Guest commentary by Ryan Mossman, FuelQuest Fuel Services
Rising and volatile fuel prices are applying significant pressure to commercial fleet operational plans and budgets. In the first two months of the New Year, fuel prices were 50 cents higher than at the same time last year. This was before the unrest in North Africa and the Middle East that continues today, which has driven a barrel of oil above $100 and diesel prices over $4 per gallon.
Many analysts predict that prices will continue to climb and remain highly volatile – reminiscent of 2008. In fact, 2008 provides some key lessons for fleet managers wanting to reign in runaway fuel costs. Companies that weathered 2008, and are consequently prepared for a tough 2011, streamlined their fuel management approach. Streamlining steps they undertook include:
* Benchmark current operations against industry standards
* Strategize optimal supply options
* Contract preferential supply relationships and terms
* Automate, automate, automate
Henry Ford once said, “Before everything else, getting ready is the secret to success.” This is especially true for fleet managers in 2011. Taking these steps provides benefits beyond simply reducing fuel costs and gaining better planning predictability, managers free working capital for other uses within the company and gain a competitive edge in the market with more efficient, cost-effective operations.
Even the best operations can benefit from comparing themselves to established industry best practices and metrics. Most find there are areas in which they can improve, and they gain access to target performance goals that guide operational decisions. In the world of fuel management, it starts with analyses on areas such as:
* Purchase volumes
* Geographic distribution of demand
* Fuel systems infrastructure
* Fuel taxation exemption status by location and use
* Actual invoice line item charges
Based on this analysis, a benchmark study examines the following:
* Best practices
* Published fuel price indices (such as OPIS)
* Time series analysis against published indices
* Ongoing, performance improvement targets
It is difficult to know where to make operational improvements unless you take the time to benchmark against industry best practices. The good news is that there are third-party companies, such as FuelQuest, that provide the people, process, and tools to perform such a benchmark in relatively short order. All a fleet manager has to do is plug into that process.
Before implementing any process improvement steps, it is also important you take a step back and examine the options available in terms of fuel supply including:
* Vendor-managed inventory (VMI)
* Spot or contract delivered sourcing
* Spot or contract FOB sourcing
* Fixed price contracts
Each has advantages and disadvantages depending on the structure of your operations. Also, you can employ some in combination again depending on your operational structure.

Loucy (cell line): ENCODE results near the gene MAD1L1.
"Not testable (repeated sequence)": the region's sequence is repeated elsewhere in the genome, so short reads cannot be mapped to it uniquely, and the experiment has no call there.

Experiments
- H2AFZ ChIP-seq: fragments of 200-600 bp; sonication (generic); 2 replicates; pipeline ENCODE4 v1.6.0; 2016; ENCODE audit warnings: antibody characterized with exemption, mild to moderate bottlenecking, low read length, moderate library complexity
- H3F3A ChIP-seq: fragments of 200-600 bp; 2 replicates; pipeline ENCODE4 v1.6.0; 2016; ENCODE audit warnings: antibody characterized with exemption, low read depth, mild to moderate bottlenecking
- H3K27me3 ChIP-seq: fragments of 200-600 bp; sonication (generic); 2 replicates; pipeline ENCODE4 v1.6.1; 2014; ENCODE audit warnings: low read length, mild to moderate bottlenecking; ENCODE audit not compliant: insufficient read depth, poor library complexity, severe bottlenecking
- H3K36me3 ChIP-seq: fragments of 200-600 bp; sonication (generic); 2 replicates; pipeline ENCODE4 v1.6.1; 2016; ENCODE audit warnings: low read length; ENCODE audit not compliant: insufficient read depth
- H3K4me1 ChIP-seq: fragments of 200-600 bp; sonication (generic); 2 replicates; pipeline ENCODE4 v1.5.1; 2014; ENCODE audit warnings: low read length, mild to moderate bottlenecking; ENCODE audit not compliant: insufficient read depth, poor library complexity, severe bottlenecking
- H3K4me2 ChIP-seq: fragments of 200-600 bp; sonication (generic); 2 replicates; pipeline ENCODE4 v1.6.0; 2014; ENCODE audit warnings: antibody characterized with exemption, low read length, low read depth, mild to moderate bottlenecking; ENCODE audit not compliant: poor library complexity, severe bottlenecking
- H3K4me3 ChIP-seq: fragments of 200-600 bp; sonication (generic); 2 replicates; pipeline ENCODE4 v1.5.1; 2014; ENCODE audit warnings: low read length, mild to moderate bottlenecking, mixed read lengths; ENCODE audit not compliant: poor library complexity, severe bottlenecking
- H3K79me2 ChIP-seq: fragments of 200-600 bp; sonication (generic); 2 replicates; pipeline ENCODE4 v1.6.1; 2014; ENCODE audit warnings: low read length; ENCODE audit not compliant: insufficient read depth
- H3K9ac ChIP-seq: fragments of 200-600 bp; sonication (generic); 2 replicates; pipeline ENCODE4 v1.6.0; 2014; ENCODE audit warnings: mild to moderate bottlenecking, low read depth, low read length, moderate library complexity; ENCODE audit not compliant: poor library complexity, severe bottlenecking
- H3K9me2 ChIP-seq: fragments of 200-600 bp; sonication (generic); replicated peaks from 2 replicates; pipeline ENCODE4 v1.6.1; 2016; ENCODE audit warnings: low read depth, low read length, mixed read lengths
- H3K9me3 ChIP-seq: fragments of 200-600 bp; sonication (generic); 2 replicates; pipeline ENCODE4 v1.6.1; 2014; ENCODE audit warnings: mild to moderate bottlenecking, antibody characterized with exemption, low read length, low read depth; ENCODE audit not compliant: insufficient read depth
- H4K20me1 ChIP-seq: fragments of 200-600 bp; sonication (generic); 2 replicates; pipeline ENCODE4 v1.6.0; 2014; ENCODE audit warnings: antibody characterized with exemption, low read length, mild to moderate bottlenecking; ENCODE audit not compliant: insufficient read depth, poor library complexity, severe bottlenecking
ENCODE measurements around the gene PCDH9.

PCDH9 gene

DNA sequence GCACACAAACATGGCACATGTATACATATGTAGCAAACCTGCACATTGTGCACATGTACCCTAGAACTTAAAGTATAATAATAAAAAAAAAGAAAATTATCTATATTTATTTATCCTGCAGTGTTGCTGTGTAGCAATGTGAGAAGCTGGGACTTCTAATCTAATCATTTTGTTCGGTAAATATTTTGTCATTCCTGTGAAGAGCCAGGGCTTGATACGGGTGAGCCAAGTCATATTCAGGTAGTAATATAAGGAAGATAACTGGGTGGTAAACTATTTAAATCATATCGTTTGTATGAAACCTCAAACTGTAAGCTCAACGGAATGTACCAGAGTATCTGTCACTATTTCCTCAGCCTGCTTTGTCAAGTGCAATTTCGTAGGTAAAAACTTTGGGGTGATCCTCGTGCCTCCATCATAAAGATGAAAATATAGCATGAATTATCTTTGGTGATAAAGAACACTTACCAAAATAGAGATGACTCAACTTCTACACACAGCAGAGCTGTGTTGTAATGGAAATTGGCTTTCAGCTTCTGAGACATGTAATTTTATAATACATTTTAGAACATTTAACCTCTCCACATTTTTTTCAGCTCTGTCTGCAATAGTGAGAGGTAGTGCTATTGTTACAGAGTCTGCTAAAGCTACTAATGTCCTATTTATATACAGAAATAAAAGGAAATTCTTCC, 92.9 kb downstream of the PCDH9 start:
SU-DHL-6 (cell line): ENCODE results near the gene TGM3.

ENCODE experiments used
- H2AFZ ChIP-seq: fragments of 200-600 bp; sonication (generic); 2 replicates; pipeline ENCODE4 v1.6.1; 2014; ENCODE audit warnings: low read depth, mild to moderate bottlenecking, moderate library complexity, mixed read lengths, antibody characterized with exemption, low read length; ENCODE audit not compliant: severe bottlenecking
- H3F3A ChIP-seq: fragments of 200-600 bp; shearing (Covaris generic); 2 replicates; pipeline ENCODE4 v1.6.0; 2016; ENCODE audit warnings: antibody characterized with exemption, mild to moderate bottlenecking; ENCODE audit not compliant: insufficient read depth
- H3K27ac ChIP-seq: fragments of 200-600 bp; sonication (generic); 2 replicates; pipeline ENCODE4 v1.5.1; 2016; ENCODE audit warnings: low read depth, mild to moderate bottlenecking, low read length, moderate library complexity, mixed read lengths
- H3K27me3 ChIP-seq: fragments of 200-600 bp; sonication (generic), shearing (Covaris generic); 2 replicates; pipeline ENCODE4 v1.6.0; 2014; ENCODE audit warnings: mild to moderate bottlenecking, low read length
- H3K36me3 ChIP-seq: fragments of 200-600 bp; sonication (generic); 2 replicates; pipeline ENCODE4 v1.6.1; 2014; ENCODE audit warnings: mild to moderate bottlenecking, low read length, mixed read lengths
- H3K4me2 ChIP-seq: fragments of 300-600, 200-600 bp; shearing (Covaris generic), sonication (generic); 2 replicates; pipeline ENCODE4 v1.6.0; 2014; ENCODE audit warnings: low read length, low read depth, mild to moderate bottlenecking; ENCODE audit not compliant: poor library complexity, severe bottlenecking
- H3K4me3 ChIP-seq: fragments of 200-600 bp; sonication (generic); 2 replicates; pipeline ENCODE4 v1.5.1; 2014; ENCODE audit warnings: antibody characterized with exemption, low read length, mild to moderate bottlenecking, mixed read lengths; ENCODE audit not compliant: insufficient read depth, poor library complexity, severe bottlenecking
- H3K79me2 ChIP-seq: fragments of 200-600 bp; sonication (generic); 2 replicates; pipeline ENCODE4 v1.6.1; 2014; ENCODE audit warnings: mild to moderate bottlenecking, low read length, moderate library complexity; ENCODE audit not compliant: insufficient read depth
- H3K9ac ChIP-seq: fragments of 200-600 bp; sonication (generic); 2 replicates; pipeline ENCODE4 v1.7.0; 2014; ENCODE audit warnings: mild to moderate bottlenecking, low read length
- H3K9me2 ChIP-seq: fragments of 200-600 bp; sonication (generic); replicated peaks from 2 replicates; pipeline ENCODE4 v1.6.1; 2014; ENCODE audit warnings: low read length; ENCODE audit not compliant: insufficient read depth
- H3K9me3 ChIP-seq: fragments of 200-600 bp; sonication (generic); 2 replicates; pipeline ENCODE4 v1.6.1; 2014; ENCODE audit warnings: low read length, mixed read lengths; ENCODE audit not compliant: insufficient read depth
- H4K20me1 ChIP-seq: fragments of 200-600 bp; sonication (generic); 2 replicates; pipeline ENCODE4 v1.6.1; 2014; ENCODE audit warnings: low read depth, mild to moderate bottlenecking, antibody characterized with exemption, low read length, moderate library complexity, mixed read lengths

When establishing preferential supply contracts, there are important considerations. First, what is your ability and desire to move closer to the rack? In the spectrum of contracting options, the simplest is to cede inventory management to your supplier. Often though, fleet managers lose transparency and pay a premium for this service. Moving up the spectrum, you find delivered spot and delivered contract – each providing more flexibility than the first option, but full transparency and cost savings are not achieved.
The more sophisticated contracting arrangements, and the ones that offer the greatest opportunity to reduce fuel costs, are buying wholesale at the rack or bulk above the rack. These options are clearly for those with sufficient volumes, but, by eliminating the middleman, the opportunity for savings is significant. Of course, as with anything, as the complexity in contracting increases, so does the need for buying expertise and technology – both of which are available through third-party fuel management providers.
When contracting supply for your fleet, it is also important to centralize fuel management operations. It is difficult to implement operational controls when processes and decision-making are distributed. It is also difficult to set up advantaged supply contracts when demand is not aggregated.
Automate, Automate, Automate
Heuristics, manual processes, and spreadsheet-driven fuel management are the anathema of optimized fuel operations. Through automation, fleet managers can gain process control; adopt more sophisticated, advantaged supply arrangements; and drive down fuel costs – typically the highest expense item after headcount. Automation occurs across a number of dimensions:
* Inventory, Order, and Financial Management
* Price Feeds
Such automation enables Just-In-Time (JIT) delivery of fuel, which lowers working capital requirements. Fuel costs are reduced through best practices such as load shifting. Ultimately, fleet managers gain fuel expertise that leads the market.
Will 2011 be a repeat of 2008? The verdict is still out, but what is clear is that fuel prices will continue to be volatile. If “getting ready is the secret to success” as Henry Ford once said, then fleet managers must take the steps necessary to control their operational plans and budgets. This is best accomplished through benchmarking, strategizing, contracting, and automating fuel operations.
Ryan Mossman is vice president and general manager of FuelQuest’s Fuel Services. He leads both of FuelQuest’s outsourced fuel services divisions: Fuel Center and Alarm Management Systems. His FuelQuest experience includes leading large-scale supply chain optimization, technology and business process implementations at large fleet and energy companies including UPS, U.S. Freightway, and Chevron. He can be reached at firstname.lastname@example.org.
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